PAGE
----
Hanson, a local assistant architect and engineer, became invested and created Close the Loophole Coalition when a developer planned to demolish 3334 S.E. Belmont, a 127-year-old building that many rallied to preserve earlier this year.

She has done extensive research on what she believes is the illegal issuance of demolition permits since the loophole’s creation in 2002.

A look at the city’s previous code on HRI properties back in 1996 was clear: Ordinance said inventoried properties may be delisted at the end of the demolition delay period, which complied with Goal 5 rules at the time.

In June 2002, this code was removed, and another was added that stated a resource listed on the inventory would be removed if the owner sends a written request on the date the office receives it. Mention of the delay period was erased.

Hanson believes that the loophole may have been created intentionally when the city was under pressure by the city auditor to create a faster permit-issuing process.

Repercussions of such a goal, according to Hanson and other advocates, are demolitions of buildings that could have been considered for protections by The National Register of Historic Places, while contributing to the erasure of the city’s “character.”

Preservation on the backburner

Listing on the Historic Resource Inventory is often the first step for higher-level protection by the registry, which offers certain tax provisions and federal grants.

Kirk Ranzetta, chair of Portland’s Historic Landmarks Commission, says that creation of historic districts might actually help blunt negative forces of gentrification.

“In some older Portland neighborhoods, for instance, developers have been acquiring a $600,000 to $800,000 property, demolishing the house, and building two new homes ... for $1 million to $1.2 million,” he says. “ ... it is almost as if the original neighborhood gentrifiers are being gentrified themselves.”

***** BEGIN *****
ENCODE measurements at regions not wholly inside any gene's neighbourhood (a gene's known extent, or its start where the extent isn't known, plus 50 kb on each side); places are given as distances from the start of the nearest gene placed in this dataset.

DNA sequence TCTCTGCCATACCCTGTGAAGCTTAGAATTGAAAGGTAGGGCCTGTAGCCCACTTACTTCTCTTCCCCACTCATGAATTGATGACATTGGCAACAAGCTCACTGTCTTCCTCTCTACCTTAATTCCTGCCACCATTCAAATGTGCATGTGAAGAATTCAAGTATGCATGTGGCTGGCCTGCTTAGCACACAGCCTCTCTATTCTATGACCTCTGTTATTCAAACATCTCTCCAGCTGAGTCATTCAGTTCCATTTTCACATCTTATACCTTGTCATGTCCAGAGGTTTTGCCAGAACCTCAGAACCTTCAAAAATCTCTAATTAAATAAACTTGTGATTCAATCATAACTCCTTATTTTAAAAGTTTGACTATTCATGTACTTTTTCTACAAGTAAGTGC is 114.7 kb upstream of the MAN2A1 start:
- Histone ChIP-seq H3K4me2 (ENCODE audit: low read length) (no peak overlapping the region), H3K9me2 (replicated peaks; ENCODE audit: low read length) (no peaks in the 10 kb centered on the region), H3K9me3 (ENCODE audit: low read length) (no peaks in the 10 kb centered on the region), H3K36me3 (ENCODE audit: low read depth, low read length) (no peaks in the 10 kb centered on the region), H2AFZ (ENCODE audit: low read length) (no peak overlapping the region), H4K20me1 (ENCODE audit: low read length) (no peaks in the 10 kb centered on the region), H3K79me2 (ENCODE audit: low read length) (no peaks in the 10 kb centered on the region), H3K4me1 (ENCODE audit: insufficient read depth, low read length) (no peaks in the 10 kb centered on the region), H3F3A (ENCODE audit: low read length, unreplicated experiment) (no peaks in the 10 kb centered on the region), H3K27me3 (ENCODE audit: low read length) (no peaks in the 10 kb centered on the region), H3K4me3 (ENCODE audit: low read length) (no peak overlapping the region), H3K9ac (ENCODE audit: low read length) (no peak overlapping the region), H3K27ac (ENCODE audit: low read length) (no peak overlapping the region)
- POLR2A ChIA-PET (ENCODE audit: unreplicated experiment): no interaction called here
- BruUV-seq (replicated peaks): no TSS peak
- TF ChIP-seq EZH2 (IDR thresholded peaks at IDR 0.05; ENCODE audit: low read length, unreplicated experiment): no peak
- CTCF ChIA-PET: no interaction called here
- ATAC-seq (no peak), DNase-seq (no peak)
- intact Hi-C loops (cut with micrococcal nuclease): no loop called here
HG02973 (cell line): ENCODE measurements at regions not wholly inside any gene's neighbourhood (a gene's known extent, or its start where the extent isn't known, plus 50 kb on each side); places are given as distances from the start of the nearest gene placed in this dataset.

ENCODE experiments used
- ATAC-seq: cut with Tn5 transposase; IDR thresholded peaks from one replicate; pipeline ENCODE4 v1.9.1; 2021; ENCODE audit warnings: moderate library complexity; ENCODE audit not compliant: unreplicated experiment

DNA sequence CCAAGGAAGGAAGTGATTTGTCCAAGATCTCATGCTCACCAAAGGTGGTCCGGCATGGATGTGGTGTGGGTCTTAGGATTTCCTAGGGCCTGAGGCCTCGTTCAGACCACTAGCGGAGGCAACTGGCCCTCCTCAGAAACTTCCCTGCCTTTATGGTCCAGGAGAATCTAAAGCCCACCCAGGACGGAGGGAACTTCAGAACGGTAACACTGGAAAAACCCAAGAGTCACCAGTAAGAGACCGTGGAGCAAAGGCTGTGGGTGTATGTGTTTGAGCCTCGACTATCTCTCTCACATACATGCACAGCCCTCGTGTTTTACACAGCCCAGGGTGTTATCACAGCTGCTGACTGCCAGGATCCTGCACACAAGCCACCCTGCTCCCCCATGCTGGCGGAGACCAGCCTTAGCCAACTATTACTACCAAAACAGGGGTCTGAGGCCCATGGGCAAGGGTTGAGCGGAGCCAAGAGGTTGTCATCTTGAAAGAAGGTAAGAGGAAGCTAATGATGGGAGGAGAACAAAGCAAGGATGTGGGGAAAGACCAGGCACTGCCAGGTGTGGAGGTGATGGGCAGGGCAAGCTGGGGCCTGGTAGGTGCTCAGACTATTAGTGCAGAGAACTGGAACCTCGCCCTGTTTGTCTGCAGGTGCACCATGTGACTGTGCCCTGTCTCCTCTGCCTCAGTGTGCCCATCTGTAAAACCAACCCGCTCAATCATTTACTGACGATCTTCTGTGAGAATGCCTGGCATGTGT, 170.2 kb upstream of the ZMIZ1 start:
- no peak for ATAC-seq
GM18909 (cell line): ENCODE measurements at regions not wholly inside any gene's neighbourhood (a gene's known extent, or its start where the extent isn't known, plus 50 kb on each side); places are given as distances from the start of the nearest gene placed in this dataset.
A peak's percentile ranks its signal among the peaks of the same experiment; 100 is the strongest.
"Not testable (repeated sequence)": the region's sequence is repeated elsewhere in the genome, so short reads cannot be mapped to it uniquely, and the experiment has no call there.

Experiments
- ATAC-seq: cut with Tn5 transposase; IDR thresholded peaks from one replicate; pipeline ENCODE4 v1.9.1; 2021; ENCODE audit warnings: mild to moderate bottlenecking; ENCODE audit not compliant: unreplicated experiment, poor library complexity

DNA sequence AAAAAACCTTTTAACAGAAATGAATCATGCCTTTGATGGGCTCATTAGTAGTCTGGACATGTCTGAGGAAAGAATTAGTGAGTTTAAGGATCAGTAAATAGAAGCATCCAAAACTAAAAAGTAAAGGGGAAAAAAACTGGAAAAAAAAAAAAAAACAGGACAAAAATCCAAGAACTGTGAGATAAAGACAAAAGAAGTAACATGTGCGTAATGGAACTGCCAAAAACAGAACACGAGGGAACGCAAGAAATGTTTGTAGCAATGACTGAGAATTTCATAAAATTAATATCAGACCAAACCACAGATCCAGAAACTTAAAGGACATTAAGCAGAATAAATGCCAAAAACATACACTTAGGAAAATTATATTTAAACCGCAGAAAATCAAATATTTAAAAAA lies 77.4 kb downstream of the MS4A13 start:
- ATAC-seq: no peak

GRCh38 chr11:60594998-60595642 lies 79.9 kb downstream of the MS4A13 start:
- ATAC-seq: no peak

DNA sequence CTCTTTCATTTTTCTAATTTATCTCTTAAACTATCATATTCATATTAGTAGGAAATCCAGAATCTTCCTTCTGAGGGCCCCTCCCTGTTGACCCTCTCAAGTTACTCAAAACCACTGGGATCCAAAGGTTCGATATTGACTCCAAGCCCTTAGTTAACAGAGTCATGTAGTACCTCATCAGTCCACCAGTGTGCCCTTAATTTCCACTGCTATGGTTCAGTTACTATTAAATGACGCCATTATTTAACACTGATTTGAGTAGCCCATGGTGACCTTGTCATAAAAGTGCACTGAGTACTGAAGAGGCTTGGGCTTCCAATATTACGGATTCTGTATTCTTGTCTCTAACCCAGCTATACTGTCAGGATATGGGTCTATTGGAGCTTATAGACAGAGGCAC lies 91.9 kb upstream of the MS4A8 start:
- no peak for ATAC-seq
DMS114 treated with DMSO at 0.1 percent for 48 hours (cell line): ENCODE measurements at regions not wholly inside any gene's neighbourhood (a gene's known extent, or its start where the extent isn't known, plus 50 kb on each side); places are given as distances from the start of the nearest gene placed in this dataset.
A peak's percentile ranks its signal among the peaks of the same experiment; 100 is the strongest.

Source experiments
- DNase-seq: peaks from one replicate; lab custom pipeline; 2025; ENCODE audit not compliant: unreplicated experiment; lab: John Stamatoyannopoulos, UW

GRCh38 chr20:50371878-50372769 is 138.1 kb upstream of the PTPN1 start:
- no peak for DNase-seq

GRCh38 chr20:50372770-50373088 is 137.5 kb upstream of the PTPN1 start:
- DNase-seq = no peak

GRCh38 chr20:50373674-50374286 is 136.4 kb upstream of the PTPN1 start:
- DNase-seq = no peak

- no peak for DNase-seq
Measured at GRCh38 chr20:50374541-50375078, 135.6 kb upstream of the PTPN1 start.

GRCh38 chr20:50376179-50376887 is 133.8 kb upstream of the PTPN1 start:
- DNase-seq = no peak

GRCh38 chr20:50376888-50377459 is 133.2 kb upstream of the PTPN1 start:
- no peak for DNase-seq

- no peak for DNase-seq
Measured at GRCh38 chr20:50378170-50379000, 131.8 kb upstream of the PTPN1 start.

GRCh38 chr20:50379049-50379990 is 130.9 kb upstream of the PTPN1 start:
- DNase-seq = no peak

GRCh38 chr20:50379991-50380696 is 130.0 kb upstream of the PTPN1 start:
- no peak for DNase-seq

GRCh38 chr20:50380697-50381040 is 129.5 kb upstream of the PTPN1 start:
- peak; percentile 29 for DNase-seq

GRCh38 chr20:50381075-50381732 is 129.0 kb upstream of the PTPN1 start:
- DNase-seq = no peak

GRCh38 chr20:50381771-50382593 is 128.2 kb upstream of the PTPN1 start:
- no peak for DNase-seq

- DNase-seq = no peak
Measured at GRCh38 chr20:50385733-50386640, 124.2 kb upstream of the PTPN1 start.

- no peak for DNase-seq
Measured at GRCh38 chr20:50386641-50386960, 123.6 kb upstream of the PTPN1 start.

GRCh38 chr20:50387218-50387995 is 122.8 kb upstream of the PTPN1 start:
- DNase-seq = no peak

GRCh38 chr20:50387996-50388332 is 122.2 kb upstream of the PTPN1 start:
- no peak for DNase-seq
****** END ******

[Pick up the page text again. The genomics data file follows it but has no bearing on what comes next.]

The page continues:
Hanson remains concerned that the city didn’t enforce the delay.

“By not enforcing a 120-day delay as they should have been, the public didn’t have time,” Hanson says, pointing to the case of Ocobock Mansion, 5128 N.E. Rodney Ave., which was initially listed on the inventory, but delisted by a new owner and developer. Neighbors scrambled, requesting a delay and an appeal for an extension, eventually raising $1.1 million to save the house from demolition.

“It would have been handy if they would have had time up front instead of having to push and push against the city and developer,” Hanson says.

The city has acknowledged citizen complaints.

“The city’s experiencing a rate of growth that has led to (this) ... we’ve seen an increase in demolitions and building of complexes,” says Caron, adding that it’s been “a year or two” now of enforcing a 35-day residential demolition delay period, which was amended significantly in 2015 for the first time in 13 years in response to concerns over the “frequency ... and lost opportunity around time for people to come and work with property owners on salvaging a property.”

Many preservationists understand the need for growth, but are hopeful of more appreciation of local history by state and local government.

“We have to navigate a path of accommodating growth but without completely losing the character of this place and all of the things that make Portland Portland in the process,” Moretti says.


See a map of all Historic Resource Inventory properties online at